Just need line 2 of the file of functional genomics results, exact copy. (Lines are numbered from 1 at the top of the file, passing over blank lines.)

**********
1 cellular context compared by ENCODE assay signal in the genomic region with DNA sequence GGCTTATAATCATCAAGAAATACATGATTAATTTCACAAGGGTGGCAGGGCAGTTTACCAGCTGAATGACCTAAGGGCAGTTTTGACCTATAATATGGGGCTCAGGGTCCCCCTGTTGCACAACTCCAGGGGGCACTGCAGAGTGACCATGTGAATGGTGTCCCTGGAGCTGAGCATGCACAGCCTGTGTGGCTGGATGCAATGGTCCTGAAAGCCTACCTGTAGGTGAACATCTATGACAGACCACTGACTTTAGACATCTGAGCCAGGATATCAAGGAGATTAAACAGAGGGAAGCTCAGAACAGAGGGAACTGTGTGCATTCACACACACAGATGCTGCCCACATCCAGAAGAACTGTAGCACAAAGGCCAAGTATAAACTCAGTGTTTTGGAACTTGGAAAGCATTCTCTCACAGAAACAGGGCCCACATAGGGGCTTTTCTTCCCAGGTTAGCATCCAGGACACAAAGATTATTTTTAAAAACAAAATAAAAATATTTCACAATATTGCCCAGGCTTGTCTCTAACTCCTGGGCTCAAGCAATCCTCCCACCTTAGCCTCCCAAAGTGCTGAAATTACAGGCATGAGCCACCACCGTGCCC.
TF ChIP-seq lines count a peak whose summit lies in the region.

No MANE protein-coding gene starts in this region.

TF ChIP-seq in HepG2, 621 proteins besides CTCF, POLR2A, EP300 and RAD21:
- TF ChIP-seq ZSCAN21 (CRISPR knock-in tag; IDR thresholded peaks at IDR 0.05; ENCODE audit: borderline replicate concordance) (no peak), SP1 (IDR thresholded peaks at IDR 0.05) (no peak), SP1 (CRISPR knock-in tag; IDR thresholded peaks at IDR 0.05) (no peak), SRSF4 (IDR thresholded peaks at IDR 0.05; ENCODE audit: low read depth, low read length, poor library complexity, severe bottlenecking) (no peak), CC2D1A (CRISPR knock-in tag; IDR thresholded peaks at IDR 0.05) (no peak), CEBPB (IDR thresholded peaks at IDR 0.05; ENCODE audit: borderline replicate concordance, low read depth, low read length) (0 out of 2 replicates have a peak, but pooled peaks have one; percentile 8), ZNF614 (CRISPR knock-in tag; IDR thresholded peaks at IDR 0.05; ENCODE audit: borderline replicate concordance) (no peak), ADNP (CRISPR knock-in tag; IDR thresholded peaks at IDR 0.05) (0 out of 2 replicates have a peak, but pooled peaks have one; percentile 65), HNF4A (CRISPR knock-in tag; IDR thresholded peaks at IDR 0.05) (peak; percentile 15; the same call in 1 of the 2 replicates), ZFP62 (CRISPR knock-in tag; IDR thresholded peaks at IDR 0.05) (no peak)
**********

TF ChIP-seq lines count a peak whose summit lies in the region.